by Howard Campbell
[KINGSTON, Jamaica] – It’s been five weeks since Bunny Wailer’s death and controversies around his estate have made headlines in his native Jamaica. But his son, Asadenaki Livingston, prefers to remember a man who was passionate about Rastafari and music.
Wailer died here on March 2 at age 73. His health had deteriorated since suffering a stroke three years ago.
Asadenaki said the three-time Grammy winner, “Was a loving Dad with an interesting combination of qualities. He was protective but not overbearing. He let me make my own mistakes so I could learn from them, never sugar-coating life’s realities.”
Along with Bob Marley and Peter Tosh, Wailer comprised the most famous members of The Wailers, a six-piece harmony group that formed in the Kingston community of Trench Town in the early 1960’s.
They shared a love for music and an unyielding faith in the message of Rastafari. Marley died from cancer in 1981; Tosh was murdered in 1987.
Though he was synonymous with Rasta, Asadenaki said his father had an open mind when it came to religion.
“Many of the things he taught me I didn’t ‘overstand’ until I became an adult and then I was able to appreciate them. He shared principles of Rastafari with me, but left me to choose for myself what my spiritual path would be. As a result I studied other religions but was spiritually ignited when I delved into the life and teachings of His Majesty, thus finding my way into being a proud Rastafarian,” he explained.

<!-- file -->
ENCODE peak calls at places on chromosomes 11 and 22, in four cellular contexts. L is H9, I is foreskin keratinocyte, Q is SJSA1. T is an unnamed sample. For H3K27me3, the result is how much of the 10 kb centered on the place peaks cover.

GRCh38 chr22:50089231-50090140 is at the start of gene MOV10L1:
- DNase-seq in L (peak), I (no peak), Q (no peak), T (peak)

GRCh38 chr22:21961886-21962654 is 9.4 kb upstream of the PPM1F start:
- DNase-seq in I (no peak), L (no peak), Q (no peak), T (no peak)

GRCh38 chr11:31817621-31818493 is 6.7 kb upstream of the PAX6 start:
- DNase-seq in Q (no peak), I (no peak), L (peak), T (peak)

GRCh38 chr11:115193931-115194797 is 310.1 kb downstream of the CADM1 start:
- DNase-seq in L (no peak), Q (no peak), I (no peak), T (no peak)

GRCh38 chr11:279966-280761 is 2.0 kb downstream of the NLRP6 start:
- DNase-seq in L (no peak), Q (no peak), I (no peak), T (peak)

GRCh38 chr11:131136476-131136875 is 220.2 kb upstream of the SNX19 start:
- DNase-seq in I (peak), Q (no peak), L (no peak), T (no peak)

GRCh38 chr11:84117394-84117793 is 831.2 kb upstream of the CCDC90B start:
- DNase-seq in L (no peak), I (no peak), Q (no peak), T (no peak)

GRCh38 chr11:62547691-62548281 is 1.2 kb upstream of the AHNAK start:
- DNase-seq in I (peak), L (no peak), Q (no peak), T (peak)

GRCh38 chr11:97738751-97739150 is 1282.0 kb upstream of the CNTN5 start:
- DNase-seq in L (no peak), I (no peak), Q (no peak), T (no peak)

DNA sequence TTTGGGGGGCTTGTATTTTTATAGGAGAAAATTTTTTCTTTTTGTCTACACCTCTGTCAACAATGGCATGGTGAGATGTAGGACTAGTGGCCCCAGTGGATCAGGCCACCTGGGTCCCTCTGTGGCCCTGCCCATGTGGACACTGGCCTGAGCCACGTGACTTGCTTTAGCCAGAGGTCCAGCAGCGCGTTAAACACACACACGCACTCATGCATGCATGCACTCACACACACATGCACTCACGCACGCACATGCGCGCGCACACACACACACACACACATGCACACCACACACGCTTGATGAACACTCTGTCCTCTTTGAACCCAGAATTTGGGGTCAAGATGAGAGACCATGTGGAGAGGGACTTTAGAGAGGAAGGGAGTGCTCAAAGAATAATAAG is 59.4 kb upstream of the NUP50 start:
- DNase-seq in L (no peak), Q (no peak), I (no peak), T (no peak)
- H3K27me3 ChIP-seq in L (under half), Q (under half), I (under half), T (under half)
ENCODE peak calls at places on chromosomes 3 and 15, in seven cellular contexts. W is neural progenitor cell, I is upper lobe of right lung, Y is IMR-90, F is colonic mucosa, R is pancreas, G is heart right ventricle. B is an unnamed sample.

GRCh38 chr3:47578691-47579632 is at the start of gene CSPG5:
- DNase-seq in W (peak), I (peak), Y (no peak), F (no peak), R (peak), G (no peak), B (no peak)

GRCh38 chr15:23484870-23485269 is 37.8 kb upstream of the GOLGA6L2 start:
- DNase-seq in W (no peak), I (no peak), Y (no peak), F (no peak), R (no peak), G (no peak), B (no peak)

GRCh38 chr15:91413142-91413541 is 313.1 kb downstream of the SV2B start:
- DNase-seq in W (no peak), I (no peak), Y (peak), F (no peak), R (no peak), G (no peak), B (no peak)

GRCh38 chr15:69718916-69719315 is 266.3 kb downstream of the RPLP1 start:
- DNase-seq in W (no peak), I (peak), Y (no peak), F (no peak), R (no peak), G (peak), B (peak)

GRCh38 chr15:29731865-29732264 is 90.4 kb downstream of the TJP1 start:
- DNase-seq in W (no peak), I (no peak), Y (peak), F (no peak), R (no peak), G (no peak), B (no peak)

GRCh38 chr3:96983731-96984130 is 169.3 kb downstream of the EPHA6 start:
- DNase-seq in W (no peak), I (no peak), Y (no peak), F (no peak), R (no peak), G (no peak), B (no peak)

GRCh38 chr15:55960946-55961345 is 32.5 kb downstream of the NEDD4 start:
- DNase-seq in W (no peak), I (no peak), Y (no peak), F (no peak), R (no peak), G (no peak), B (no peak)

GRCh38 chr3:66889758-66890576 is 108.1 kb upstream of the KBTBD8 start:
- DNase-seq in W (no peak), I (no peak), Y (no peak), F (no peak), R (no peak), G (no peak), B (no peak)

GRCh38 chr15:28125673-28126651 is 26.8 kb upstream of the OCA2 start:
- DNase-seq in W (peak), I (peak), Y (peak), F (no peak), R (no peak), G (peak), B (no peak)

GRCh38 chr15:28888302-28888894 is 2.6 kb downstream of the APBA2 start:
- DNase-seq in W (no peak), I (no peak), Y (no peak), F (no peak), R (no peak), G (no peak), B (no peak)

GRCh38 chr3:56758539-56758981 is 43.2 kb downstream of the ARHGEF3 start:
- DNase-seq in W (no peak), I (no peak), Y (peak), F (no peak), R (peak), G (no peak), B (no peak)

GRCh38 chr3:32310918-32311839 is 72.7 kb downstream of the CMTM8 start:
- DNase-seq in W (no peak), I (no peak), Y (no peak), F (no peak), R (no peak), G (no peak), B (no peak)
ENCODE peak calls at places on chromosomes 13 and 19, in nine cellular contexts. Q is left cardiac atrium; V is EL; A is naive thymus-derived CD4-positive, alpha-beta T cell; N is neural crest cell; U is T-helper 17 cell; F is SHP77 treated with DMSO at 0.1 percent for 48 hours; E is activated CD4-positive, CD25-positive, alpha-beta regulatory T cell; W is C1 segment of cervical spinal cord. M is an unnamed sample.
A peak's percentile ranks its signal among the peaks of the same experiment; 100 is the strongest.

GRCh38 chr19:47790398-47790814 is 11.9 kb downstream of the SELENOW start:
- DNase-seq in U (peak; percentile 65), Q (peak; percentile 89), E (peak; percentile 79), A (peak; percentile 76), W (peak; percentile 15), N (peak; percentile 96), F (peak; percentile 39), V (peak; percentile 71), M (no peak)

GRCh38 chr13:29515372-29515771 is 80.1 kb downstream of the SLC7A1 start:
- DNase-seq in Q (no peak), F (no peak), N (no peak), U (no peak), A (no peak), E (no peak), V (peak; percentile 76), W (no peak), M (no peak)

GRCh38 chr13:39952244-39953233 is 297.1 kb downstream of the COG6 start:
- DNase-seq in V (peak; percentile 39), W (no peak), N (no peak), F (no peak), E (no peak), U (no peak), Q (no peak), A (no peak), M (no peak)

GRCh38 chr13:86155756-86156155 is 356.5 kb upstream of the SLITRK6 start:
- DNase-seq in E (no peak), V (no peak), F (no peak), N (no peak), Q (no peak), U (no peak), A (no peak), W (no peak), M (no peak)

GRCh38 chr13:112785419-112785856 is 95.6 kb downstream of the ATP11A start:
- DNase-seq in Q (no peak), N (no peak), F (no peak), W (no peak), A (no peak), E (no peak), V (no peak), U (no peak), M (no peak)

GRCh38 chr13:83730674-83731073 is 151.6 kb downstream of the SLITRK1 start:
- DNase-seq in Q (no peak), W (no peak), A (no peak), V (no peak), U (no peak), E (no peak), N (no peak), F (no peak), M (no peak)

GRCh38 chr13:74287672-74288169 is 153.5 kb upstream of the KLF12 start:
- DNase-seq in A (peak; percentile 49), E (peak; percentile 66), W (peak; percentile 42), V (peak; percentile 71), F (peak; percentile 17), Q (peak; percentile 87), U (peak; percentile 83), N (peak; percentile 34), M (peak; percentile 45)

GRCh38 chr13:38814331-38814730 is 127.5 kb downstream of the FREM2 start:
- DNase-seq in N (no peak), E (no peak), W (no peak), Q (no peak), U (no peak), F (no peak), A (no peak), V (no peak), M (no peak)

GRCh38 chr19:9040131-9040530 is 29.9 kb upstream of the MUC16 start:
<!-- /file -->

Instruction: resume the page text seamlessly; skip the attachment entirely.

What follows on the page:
Though he followed his father’s path into music and became a singer, Asadenaki is a trained cinematographer.
Documentary in the Works
He has a degree in Communications/Media Studies from Clayton State University in Georgia. Wailer bought him his first camera and encouraged him to pursue a career as a film-maker.
Last year, Asadenaki worked on “The Blackheart Man”, a documentary about his father. He is currently pursuing a similar project on Jean “Sister Jean” Watt, his father’s spouse for over 50 years, who went missing last year.
Because of COVID-19 restrictions by Jamaica’s government, funeral arrangements for the deceased including Wailer, are on hold in the country.
Legal matters surrounding his estate are also been settled by his family which includes his 13 children. In the end, Asadenaki is confident Bunny Wailer’s message and music will endure.
“His smooth, yet confident command of his music has always inspired my own music. His commitment to message music as a voice of the poor and voiceless and the conscience of society is a guide post for me and my sisters, especially now,” he stressed. “I intend to represent that voice with a foundation of love and unity. I know that will make him proud and Rise In Power.”